Some vegetables today have as much as half of the vitamins that they did just fifty years ago. Vegetables have been genetically modified to suit the producer. Tomatoes are picked before they have developed their vitamins naturally from the sun, and are made firmer to help protect them while buried under stacks of crates in the back of an 18-wheelers for hours. Then they sit somewhere else and wait to be sent to your grocery store and sold as cardboard impressions of tomatoes; they are the example of what Michael Pollan calls a “notional tomato, idea of a tomato” in Food Inc. We have to demand our food be changed back, and in the meantime shop local and get to know the people who grow your food.

Cooking a healthy dinner from fresh vegetables may take a few minutes longer than a frozen dinner in the microwave, but it will be healthier for you now, and in five years, when the waste from the un-degraded frozen dinner is still sitting atop a garbage pile hidden outside your city. When did adding more chemicals become the process of making something ‘fresh’? Chemicals for freshness: It is an oxymoron but accepted and mostly unquestioned.

Frozen food is a perfect example of real, nutritious food becoming plastic. The list of steps the food takes before reaching the store is extensive; to grow, to spray with chemicals, to harvest, to package, to ship, to store and to sell each produces (but does not have to!) pollution. Along each step there is a machine spewing toxins into the environment. Even when the product reaches stores, it is wrapped in layers of plastic (pollution) and then electricity is used to keep it “fresh”. By this point, I consider the food suffocated and dead.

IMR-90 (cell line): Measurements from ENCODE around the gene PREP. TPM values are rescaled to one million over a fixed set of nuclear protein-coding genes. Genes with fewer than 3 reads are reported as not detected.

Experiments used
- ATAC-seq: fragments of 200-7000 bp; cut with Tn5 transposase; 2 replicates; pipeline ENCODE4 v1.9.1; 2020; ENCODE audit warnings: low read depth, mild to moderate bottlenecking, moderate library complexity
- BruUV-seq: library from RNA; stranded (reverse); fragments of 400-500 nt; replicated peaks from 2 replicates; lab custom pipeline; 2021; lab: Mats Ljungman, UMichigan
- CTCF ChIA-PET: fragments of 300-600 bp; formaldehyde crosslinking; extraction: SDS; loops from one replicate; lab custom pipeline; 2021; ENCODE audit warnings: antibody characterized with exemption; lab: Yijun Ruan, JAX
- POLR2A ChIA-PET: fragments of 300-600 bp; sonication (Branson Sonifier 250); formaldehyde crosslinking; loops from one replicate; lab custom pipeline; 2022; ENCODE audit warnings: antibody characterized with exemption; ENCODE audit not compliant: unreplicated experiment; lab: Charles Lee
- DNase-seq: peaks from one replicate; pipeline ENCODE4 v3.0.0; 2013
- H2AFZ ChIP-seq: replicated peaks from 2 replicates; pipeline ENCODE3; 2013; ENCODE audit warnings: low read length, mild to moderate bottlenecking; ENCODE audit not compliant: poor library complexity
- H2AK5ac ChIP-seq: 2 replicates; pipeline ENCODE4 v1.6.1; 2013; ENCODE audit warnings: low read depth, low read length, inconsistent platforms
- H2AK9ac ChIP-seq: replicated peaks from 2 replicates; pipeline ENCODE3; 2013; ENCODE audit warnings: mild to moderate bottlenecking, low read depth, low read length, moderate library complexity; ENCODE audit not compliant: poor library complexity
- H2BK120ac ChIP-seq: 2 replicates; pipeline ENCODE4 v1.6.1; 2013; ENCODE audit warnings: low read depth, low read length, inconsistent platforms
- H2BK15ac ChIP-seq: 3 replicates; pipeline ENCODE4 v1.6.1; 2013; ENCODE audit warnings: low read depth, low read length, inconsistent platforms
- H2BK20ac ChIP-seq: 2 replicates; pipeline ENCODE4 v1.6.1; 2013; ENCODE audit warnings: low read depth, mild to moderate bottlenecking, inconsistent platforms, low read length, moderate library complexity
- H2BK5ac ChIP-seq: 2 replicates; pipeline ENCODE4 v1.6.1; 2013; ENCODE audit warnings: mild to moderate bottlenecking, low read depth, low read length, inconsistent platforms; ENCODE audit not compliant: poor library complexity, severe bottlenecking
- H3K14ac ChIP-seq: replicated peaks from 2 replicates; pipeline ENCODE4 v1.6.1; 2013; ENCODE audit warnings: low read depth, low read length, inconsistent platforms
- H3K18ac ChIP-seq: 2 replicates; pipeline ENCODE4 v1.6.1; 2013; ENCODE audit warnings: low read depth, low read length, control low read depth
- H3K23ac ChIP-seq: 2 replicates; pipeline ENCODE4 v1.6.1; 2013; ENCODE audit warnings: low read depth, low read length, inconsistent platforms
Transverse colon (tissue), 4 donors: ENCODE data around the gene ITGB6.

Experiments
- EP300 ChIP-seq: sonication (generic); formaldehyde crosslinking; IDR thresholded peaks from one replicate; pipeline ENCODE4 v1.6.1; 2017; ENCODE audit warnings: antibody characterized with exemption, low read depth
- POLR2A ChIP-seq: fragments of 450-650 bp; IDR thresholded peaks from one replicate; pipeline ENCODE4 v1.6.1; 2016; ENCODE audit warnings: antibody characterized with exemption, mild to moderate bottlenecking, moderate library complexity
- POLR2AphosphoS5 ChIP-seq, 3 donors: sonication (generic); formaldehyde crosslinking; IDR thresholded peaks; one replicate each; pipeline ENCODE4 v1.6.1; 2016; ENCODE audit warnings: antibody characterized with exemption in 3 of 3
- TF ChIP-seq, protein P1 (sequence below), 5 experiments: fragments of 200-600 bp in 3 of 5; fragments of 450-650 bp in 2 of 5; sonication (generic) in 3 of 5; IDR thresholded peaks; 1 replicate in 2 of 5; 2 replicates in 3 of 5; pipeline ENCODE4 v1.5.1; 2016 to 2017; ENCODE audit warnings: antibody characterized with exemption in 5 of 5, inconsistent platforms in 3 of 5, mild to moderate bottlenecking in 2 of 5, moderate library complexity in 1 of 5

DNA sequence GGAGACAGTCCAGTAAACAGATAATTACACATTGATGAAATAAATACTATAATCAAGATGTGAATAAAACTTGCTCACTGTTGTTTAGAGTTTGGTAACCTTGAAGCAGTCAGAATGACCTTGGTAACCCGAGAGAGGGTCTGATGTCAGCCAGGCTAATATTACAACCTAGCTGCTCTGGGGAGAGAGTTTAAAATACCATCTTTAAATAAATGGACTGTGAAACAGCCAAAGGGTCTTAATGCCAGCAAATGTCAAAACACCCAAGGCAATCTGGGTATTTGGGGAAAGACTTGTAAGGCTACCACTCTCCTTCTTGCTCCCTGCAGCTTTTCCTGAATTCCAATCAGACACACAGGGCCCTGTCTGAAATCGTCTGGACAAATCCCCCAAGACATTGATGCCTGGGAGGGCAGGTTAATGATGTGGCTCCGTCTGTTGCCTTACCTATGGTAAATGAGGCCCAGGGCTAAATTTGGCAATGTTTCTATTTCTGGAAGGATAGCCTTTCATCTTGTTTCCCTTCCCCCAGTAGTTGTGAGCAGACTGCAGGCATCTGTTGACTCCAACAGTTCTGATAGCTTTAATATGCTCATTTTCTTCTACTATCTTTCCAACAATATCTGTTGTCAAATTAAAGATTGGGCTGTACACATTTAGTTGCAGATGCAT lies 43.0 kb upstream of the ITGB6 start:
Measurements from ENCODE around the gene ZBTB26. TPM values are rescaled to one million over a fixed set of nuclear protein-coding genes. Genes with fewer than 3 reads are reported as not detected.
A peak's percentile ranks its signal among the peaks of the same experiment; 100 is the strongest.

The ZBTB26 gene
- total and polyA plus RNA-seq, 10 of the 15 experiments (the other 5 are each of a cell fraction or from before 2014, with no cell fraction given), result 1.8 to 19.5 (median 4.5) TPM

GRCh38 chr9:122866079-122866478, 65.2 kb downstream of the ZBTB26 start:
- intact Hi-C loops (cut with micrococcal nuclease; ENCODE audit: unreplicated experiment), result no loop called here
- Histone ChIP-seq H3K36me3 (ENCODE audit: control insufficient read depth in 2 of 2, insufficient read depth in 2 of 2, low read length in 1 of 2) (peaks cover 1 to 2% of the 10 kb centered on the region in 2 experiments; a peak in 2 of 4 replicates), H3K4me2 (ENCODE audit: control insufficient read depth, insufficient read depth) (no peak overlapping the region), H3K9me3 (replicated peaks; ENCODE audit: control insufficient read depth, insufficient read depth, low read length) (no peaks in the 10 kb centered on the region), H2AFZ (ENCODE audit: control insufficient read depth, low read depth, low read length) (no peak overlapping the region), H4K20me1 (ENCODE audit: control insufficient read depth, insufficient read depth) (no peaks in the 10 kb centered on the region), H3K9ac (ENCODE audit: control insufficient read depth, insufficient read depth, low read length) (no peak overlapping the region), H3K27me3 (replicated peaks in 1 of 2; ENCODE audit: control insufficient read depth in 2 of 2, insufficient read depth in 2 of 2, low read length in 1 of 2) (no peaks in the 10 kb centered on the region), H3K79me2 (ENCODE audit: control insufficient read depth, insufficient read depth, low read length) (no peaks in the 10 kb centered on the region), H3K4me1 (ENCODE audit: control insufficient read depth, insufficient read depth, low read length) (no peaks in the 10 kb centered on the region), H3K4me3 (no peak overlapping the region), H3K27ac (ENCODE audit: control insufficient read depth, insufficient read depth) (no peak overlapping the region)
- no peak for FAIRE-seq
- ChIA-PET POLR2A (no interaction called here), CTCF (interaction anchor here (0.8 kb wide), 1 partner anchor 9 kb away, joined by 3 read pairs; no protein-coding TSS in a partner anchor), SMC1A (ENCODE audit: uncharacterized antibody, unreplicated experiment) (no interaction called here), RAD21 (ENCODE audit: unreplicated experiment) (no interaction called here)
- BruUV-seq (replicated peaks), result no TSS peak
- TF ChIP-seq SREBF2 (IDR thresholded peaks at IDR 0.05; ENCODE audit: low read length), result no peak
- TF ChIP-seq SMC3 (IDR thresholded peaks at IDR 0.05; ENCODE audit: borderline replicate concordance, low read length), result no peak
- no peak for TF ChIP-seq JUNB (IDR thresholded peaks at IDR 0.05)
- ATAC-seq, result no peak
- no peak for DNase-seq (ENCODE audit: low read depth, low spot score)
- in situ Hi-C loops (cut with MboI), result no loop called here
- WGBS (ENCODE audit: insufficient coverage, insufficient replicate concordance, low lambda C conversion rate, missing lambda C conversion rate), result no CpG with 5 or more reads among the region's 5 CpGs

Obsessed with cleanliness and mass sterilization we have welcomed plastic food with open mouths. By “plastic”, I am referring to: WonderBread, to produce that has been altered on every level; from its genetic structure to its leaves spayed with pesticides and to chicken nuggets that started as genetically altered birds, fed genetically altered corn and were then pulled apart, pulverized and pureed before being squeezed back together with more chemicals to maintain the nugget shape.

No matter how quickly it can get from the store to your mouth, I promise: This is not convenient food! It makes us lazy, passionless cooks and removes our connection to the Earth until we forget how fragile it is. There is now such a disparity between the animal and the products sold in the grocery store that consumers are also forgetting to think about the product before it was sprayed, packaged and shipped. This divergence has allowed corporations to maintain and feed their chemical addiction. Ingredients are listed amongst a code of acronyms: EDT (ethylenediaminetetraacetic acid), BHA (Butylated hydroxyanisole) and BHT (Butylated hydroxytoluene) are just a few. BHT is also used in embalming fluid. Ironically, we are putting this in our bodies all in the name of “fresh”.